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Supreme Court, Appellate Division, Second Department, New York.


Decided: December 31, 2001

GLORIA GOLDSTEIN, J.P., ANITA R. FLORIO, LEO F. McGINITY and HOWARD MILLER, JJ. Teahan & Constantino, Poughkeepsie, N.Y. (Richard I. Cantor of counsel), for appellant. Harris Beach, LLP, Albany, N.Y. (Andrew W. Gilchrist of counsel), for respondent Bower Associates.

In a hybrid proceeding pursuant to CPLR article 78 to review a determination of the Town of Poughkeepsie Planning Board dated August 18, 1999, permitting the development of the Stratford Farms Subdivision on land abutting property owned by the Town of Pleasant Valley, and an action for a judgment declaring, inter alia, that the Town of Poughkeepsie Planning Board violated Town Law §§ 262 and 265-a, in applying § 210-150 of the Zoning Code of the Town of Poughkeepsie to the proposed subdivision, the appeal is from a judgment of the Supreme Court, Dutchess County (Pagones, J.), dated October 23, 2000, which dismissed the matter.

ORDERED that the judgment is modified by adding thereto a provision declaring that the Town of Poughkeepsie Planning Board did not violate Town Law §§ 262 and 265-a by applying § 210-150 of the Zoning Code of the Town of Poughkeepsie to the proposed subdivision;  as so modified, the judgment is affirmed, without costs or disbursements.

Contrary to the determination of the Supreme Court and the contention of the respondents, the Town of Pleasant Valley (hereinafter Pleasant Valley), as an involved agency, had standing to challenge the land use determinations of the respondent Town of Poughkeepsie Planning Board (hereinafter Poughkeepsie) (see, Matter of King v. County of Saratoga Indus. Dev. Agency, 208 A.D.2d 194, 201, 622 N.Y.S.2d 339).   However, on the merits, the petition was properly dismissed.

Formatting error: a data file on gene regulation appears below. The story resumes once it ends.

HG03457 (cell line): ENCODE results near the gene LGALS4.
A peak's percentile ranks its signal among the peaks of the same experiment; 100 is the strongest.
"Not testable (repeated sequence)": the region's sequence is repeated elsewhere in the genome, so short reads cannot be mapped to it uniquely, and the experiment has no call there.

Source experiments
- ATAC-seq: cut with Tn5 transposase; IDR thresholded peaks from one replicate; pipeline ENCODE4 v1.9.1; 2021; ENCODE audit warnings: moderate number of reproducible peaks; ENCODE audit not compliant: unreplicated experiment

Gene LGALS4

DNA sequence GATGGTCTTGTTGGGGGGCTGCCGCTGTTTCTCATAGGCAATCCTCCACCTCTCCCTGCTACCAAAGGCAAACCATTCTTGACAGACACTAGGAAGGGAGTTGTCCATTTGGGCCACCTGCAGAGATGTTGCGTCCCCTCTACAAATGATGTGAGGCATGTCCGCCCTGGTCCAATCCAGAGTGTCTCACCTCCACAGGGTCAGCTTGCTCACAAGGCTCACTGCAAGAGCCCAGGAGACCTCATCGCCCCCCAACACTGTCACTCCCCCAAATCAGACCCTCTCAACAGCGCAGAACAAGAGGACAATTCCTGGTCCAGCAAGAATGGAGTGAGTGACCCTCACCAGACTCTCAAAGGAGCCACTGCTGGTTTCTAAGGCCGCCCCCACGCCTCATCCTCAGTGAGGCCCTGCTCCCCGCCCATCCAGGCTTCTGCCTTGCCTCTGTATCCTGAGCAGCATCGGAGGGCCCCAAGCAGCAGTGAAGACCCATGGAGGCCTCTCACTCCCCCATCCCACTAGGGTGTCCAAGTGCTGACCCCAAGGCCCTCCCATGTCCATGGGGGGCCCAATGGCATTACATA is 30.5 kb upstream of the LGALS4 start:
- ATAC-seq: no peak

We do not agree with Pleasant Valley's contention that Poughkeepsie improvidently exercised its discretion by not requiring the respondent Bower Associates to file a supplemental environmental impact statement (hereinafter SEIS).   The changes in the project and/or newly discovered information relied upon by Pleasant Valley to support its claim that a SEIS was required were not of the type that would require a SEIS (see, 6 NYCRR 617.9;  Matter of Town of Charleston v. Montgomery, Otsego, Schoharie Solid Waste Mgt. Auth., 235 A.D.2d 608, 651 N.Y.S.2d 708;  Matter of Stewart Park & Reserve Coalition v. New York State Dept. of Transp., 157 A.D.2d 1, 555 N.Y.S.2d 481, affd. 77 N.Y.2d 970, 571 N.Y.S.2d 905, 575 N.E.2d 391).

Pleasant Valley's reliance on Poughkeepsie Town Code § 177-7(M) is improper, as it was raised for the first time in its memorandum of law served after the service of the respondents' answers (see, Matter of Falk v. Village of Scarsdale Zoning Bd. of Appeals, 254 A.D.2d 358, 678 N.Y.S.2d 299;  Matter of Crawmer v. Mills, 239 A.D.2d 844, 657 N.Y.S.2d 533;  Matter of Dearborn Assocs. v. Environmental Control Bd., 144 A.D.2d 556, 534 N.Y.S.2d 417).

Pleasant Valley's remaining contentions are either without merit or need not be reached in light of our determination.

We note that since part of the relief sought was for a declaratory judgment, the Supreme Court should have directed the entry of a declaration in favor of the Village of Lake Grove rather than dismiss the declaratory judgment action (see, Lanza v. Wagner, 11 N.Y.2d 317, 334, 229 N.Y.S.2d 380, 183 N.E.2d 670, cert. denied 371 U.S. 901, 83 S.Ct. 205, 9 L.Ed.2d 164).

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